J.B. Spins

Jazz, film, and improvised culture.

Saturday, July 07, 2018

NYAFF ’18: What a Man Wants


This is a Korean movie, so even though it starts out like a Blake Edwards sex farce, there will be some tragedy eventually. Men are indeed acting badly, but they are not the only ones in Lee Byeong-hun’s What a Man Wants (trailer here), which screens during the 2018 New York Asian Film Festival.

Seok-geun constantly cheats on his patient and lovely wife Dam-deok, because he is a cad. Ironically, he often tricks his straight-laced brother-in-law Bong-soo into covering for him. A lot of people would give him a pass if he had some side action, because Seok-geun’s sister Mi-young can be a you-know-what-buster. One fateful night, Bong-soo naively shows up for the pool game that was supposed to serve as Seok-geun’s alibi and inadvertently steals away the attention of his new prospective lady friend, Je-ni. Seok-geun had been daring him to have an affair of his own, so he finally gives into temptation.

Not long after the affair begins, Bong-soo’s professional standing as a chef-restauranteur dramatically improves. Alas, tragedy also strikes the family. As a result of these combined events, Bong-soo and Seok-geun effectively trade places. However, when Mi-young hires Je-ni as a waitress in the restaurant, things revert back to a farcical level.

There is a fair amount of door-slamming in WAMW, but there is also a good deal of guilt and grief. When it loses a character, the repercussions are felt all the way through to the end. Still, there is plenty of physical comedy, mostly executed without excessive mugging.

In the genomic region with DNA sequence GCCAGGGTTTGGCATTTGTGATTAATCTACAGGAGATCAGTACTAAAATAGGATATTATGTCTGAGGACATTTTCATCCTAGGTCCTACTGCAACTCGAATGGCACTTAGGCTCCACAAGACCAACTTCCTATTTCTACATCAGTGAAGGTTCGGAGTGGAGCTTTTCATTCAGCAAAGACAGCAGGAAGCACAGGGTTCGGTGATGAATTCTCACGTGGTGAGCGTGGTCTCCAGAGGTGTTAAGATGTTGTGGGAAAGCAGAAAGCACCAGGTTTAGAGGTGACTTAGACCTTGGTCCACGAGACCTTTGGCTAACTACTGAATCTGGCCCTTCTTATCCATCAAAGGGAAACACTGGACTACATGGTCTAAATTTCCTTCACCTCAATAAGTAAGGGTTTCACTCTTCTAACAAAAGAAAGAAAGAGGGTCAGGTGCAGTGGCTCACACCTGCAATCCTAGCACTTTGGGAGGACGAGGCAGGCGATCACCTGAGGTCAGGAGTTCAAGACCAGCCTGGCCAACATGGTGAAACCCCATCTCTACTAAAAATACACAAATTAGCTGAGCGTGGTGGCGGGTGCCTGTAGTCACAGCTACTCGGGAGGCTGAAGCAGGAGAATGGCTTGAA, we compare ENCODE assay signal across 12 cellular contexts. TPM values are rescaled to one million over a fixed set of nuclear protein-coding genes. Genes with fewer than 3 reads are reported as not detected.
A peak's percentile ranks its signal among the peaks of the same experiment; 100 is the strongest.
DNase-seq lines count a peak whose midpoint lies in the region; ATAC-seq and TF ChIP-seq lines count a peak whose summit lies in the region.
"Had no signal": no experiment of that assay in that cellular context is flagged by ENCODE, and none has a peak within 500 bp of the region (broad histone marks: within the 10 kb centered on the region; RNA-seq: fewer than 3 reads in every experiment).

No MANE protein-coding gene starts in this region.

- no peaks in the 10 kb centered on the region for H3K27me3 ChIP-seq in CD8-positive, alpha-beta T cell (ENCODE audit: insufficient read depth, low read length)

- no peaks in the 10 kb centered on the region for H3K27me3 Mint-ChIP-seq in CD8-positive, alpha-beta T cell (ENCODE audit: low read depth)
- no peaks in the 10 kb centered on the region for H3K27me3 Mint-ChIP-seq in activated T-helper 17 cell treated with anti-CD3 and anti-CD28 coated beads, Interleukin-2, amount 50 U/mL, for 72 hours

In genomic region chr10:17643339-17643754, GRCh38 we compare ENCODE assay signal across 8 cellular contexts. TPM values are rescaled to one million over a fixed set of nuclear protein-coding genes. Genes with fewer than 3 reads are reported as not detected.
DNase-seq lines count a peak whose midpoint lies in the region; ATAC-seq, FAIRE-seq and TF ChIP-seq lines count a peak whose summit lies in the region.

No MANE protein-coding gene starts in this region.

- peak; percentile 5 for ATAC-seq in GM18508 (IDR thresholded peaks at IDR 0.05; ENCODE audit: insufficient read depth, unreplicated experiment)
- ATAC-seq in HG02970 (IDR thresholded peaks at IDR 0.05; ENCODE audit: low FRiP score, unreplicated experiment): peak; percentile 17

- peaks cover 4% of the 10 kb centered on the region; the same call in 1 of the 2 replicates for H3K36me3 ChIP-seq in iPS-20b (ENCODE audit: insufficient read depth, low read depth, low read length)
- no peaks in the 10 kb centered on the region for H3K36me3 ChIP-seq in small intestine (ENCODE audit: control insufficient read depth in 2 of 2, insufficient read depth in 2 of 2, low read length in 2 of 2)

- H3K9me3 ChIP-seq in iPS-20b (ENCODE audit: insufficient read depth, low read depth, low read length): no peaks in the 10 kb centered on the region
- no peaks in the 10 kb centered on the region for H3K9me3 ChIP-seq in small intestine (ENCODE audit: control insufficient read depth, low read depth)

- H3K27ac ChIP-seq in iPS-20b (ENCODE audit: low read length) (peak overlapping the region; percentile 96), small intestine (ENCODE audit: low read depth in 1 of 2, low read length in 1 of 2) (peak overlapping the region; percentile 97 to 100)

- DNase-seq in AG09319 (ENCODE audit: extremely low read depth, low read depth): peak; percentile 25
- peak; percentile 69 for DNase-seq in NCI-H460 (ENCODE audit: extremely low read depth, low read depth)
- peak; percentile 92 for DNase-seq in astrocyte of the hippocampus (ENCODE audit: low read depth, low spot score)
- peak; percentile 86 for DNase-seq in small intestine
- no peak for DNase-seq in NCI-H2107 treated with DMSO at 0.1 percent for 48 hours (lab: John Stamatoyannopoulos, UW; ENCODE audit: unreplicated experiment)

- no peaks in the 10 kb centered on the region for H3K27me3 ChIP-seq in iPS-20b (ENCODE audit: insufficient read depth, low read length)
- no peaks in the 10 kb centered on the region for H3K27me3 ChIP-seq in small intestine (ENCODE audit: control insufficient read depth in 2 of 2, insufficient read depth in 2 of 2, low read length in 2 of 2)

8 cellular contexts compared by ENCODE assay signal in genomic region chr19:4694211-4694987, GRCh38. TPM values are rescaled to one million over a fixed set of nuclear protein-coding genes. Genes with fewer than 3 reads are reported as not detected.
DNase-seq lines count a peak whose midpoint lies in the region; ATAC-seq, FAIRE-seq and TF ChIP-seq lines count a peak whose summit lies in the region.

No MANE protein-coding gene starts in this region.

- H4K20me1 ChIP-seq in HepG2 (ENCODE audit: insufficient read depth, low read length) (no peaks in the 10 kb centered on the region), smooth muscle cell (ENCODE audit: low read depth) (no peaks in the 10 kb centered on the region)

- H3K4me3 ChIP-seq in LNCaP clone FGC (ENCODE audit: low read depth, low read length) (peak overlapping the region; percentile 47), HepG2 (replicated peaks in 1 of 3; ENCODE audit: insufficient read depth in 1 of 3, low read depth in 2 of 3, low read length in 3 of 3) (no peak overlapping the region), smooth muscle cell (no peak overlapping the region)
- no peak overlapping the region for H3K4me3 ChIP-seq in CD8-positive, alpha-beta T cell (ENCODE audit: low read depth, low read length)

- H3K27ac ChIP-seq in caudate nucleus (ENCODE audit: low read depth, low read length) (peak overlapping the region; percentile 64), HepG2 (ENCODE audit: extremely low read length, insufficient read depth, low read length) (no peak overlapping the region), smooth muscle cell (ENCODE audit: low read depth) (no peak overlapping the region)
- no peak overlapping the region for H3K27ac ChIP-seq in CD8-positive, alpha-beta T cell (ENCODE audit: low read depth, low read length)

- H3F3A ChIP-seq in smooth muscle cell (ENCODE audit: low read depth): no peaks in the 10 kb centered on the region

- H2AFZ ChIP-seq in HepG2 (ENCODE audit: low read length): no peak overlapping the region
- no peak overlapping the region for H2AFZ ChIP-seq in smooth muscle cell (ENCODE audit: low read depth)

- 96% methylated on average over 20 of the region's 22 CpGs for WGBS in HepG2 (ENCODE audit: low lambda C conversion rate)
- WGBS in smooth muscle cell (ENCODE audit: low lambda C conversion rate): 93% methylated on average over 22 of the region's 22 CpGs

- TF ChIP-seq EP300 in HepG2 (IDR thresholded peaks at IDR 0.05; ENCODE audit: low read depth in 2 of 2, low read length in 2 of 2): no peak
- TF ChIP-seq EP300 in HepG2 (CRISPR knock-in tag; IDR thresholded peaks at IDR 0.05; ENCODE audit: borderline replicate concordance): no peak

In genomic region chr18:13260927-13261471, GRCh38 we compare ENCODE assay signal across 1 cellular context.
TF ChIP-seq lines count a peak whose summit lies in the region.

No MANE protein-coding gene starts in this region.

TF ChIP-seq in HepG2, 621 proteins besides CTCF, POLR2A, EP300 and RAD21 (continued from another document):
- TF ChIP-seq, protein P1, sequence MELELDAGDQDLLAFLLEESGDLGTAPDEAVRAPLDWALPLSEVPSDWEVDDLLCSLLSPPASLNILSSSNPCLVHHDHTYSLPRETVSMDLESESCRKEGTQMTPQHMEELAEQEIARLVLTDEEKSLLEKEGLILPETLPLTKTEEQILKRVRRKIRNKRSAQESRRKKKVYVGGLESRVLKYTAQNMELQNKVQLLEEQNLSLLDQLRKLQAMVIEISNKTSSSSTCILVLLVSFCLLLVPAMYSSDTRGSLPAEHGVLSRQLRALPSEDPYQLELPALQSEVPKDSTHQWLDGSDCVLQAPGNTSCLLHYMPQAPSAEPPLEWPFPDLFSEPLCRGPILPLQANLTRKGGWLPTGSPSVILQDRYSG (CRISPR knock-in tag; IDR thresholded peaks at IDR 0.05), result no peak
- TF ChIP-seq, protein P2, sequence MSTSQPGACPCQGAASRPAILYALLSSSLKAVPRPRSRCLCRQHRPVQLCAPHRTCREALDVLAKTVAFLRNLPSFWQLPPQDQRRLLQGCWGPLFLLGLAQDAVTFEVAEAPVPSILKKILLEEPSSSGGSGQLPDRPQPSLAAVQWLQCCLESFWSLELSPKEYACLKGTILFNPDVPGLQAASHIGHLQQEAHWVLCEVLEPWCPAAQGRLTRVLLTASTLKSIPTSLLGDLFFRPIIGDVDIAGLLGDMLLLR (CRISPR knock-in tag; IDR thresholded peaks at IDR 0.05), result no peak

Most of that sneaking around and hiding under tables falls to Shin Ha-kyun, who is quite nimble and rather poker-faced as Bong-soo. Initially. Lee Sung-min plays Seok-geun as a roguish shaggy dog, almost like a Korean Jim Belushi, but he gets surprisingly serious during the third act. In fact, it is a rather smoothly and subtly evolving performance. Yet, the biggest surprise might be Lee El, who elevates Je-ni beyond a mere sex status, giving her complicated depth and dimension, very much in the tradition of Dada Chan.

Nobody gets off easily in WAMW, but Lee and co-screenwriters Jang Gyu-sung Bae Se-young do not hold grudges against anyone either. You might have missed the connection, but their screenplay is based on the 2011 Czech film Men in Hope, yet they definitely incorporate distinctly Korean attitudes. They also capitalize on the temperate and inviting Jeju Island locales. A nice balance of funny and sad, What a Man Wants screens tomorrow afternoon (7/8) at the Walter Reade, as part of this year’s NYAFF.

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